How to put an oil port into an internally geared hub

December 23, 2010

I had an SRAM i-Motion 9 internally geared hub. It died. I replaced it with a Shimano Alfine 8 internally geared hub. Both of these hubs are really well sealed, and come pre-packed with grease (come to think of it, the SRAM was pretty lightly lubed in there). Other hubs, for example everything from a Sturmey-Archer 3-speed, to a Rohloff 14-speed, come with an oil port, so you can add and replace the lubricant pretty easily, and the oil has a bit lower friction than grease. So, some people put oil ports in their sealed hubs. I decided that I wanted one, too.

However, I was a little nervous about tearing apart my hub, and just putting a hole in it. Things could go wrong. So I practiced on the old SRAM shell (3 times), and for the rest of the world’s edification, I made a movie of one of the practice holes. One take, 17 minutes long. 13/64″ drill, 1/4-20 tap, nylon license plate nut.

I’ve since done my real hub, and it now has about 2 tablespoons (30ml) of Mobil 1 synthetic ATF in it. The process was pretty much like this video, except that I was much more careful about the metal bits (which are, however, aluminum, and should get eaten like chewing gum by the hardened steel gears). In the Shimano hub, there are some hardened steel races set into the hub shell itself; don’t try to drill through those. Notice also that I was pretty gentle with the steel punch; you want the tiniest little pit in the surface.

If you try this yourelf and screw up your own hub, don’t come crying to me. Nonetheless, here’s photos showing how to dismantle your hub — you only need to remove the complicated guts, in order to mutilate the hub shell. I think the grease seal may be reverse-threaded; just be aware of this possibility.

Update: I don’t know that I recommend this after all; I could never get the hub to stop leaking oil, even when I only put about a tablespoon (15mL) in. Couldn’t bring it in doors, had to keep cleaning off the brake rotor, just didn’t do what I wanted. I shot some grease in instead.

6 Responses to “How to put an oil port into an internally geared hub”

  1. Bicycler Says:

    where exactly did you drill?

    • dr2chase Says:

      I don’t recall exactly; definitely not near the hardened track on the inside of the hub shell, and far enough from the edges that it wasn’t too hard to do the work or access the plug.

  2. Bicycler Says:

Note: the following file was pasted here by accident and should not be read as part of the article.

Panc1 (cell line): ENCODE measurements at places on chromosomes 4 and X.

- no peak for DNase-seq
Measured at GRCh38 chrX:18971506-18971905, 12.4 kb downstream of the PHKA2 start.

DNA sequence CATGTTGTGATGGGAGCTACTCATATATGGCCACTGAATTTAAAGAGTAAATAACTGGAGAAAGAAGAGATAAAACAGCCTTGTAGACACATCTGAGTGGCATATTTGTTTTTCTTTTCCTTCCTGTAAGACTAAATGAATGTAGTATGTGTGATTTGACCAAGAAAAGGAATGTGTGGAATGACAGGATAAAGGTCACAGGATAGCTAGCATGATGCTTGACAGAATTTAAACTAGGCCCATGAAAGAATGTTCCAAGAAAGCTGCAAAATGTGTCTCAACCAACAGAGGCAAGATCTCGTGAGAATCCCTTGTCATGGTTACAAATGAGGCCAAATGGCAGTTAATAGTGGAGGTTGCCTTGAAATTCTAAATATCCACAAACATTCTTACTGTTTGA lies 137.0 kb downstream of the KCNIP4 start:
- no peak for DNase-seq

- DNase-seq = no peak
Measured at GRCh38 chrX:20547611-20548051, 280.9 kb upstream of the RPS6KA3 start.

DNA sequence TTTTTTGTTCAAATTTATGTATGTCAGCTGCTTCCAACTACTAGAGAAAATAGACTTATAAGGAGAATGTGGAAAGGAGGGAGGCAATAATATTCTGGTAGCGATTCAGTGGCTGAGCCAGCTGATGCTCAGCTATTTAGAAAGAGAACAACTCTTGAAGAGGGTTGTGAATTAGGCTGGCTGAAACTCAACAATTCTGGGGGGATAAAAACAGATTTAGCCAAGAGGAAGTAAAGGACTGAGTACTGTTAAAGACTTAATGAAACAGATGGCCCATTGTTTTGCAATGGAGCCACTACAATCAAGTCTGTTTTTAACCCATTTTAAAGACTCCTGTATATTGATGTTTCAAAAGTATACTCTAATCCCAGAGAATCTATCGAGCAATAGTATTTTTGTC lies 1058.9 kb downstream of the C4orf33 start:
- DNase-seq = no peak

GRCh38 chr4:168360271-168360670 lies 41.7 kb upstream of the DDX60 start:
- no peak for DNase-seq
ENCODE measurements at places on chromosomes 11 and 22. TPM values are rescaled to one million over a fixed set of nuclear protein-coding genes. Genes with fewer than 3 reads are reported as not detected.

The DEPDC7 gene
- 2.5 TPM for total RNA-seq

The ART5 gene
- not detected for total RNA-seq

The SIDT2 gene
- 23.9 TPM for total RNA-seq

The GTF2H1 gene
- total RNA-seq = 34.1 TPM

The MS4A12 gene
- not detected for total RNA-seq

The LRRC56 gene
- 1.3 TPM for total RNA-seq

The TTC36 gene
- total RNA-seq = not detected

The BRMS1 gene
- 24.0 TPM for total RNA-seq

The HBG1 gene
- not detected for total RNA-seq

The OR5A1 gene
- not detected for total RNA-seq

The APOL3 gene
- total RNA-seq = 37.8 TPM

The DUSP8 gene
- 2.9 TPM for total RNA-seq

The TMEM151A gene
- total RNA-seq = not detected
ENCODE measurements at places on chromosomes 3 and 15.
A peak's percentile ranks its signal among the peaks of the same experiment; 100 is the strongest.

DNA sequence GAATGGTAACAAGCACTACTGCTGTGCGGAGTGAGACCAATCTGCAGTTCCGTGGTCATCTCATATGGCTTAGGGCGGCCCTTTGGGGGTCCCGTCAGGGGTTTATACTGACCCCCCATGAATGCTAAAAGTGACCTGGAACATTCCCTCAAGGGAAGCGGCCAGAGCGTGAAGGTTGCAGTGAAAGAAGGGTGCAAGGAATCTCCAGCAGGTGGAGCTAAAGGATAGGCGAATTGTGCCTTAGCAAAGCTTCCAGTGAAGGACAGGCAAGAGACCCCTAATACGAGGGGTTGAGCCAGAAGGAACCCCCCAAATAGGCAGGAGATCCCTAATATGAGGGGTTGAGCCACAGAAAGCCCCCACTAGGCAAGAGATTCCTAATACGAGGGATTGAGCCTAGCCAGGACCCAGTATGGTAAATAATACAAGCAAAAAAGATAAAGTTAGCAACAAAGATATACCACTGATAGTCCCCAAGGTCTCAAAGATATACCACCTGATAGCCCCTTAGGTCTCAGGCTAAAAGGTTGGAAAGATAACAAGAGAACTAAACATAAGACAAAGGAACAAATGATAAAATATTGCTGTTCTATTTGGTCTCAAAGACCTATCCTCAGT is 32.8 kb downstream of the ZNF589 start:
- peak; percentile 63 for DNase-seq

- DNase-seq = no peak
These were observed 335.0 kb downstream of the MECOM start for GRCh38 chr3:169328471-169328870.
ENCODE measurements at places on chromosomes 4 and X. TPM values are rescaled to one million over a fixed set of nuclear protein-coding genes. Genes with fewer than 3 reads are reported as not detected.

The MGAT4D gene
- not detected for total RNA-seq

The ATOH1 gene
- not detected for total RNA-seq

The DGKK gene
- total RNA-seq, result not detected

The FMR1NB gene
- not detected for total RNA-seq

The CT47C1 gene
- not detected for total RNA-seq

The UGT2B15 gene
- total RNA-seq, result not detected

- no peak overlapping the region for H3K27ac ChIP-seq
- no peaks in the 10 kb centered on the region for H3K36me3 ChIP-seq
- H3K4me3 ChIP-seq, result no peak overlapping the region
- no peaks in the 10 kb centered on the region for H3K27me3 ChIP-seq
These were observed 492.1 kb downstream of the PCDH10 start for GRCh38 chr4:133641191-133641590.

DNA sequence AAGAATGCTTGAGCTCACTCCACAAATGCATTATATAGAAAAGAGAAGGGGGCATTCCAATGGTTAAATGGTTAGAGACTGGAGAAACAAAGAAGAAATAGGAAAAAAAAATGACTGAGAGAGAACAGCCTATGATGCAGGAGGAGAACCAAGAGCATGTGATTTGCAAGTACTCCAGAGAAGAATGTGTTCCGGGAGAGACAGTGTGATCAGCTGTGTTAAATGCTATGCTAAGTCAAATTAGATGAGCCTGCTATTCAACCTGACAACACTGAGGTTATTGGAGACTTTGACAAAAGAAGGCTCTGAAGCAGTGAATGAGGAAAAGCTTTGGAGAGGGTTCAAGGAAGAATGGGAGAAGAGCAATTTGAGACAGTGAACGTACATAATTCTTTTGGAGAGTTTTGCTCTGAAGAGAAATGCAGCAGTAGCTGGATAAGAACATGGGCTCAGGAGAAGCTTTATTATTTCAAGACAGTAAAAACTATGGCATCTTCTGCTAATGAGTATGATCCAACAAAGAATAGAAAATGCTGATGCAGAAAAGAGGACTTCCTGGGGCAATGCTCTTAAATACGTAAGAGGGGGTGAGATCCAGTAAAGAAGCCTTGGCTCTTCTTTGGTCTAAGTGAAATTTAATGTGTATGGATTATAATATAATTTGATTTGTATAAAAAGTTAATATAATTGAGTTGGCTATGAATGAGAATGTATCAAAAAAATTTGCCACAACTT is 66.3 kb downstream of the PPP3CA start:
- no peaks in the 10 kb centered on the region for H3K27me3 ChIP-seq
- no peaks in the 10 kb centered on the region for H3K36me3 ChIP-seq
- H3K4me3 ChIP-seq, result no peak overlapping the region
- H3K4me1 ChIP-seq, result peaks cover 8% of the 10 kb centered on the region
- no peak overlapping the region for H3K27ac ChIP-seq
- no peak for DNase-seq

thank you for the information. I have a pristine Alfine and will attempt to drill it prior the first ride, hoping that the tapping will be successful. I have never before tapped aluminium.
    Grease is probably not the best lubricant for gears, since the grease is just pushed away from the teeth after a few turns. Gear oil should be much better.

    I figured that Shimano possibly didn’t have a really good sealing that would withstand overseas shipment and didn’t want to spill oil when they transport the hubs to the vendors. The reasoning being that Shimano itself recommends oil for successive maintenance jobs. Who knows.

    Doing Internet research, I found many postings recommending ATF. I think the origin of using ATF is just a guy that happened to have spare ATF fluid. Others read about it, did the same and ATF established itself 🙂

    ATF is often much less viscous than real high-viscosity gear oil. Gear oil like 80W-140 should leak far less and provide excellent lubrication.

    I’ll share the result of the experiment 🙂

    • dr2chase Says:

      Gear lube can be really stinky, and if it drips it make stinky drips. Synthetic ATF is all the lubrication you need for a bicycle hub, if you can keep it in the hub. I converted the video to a form that will play (youtube): https://youtu.be/Zr_WMbcVSrQ

      • Bicycler Says:

        Thank you a lot. I was searching Google for a copy of this video for hours! Thanks, man! Very nice. I guess it will be helpful for many people.

      • Bicycler Says:

        Hello, I did the drill & tap and used the highly stinky gear oil.
        Fortunately, all oil is still inside the hub. Who knows for how long it will last.

        I used a plastic screw without any sealing, but with a good amount of grease on the threads.

        Apparently the threaded black plastic cap that is fitted right above the big right-hand cup&cone ball bearing seems to be THE most important piece that keeps the oil inside. I put a good amount of grease inside the plastic cap and its threads. If it is tight, the exit on the right hand side will be approximately as high as the elevated, smaller ball bearings on the left-hand side of the hub. Thus, no oil will spill out, as the black cap turns with the hub shell and doesn’t move while cycling.

        Just for clarification, I am talking about the threaded black cap that needs a special opening tool, if one was to listen to Shimano’s advise. Not the other black cap without a thread, which is fitted between the cap I am talking about and the sprocket.

        Anyways, cycling has been very fun and the hub shifts as quick as any well-adjusted derailleur I had.

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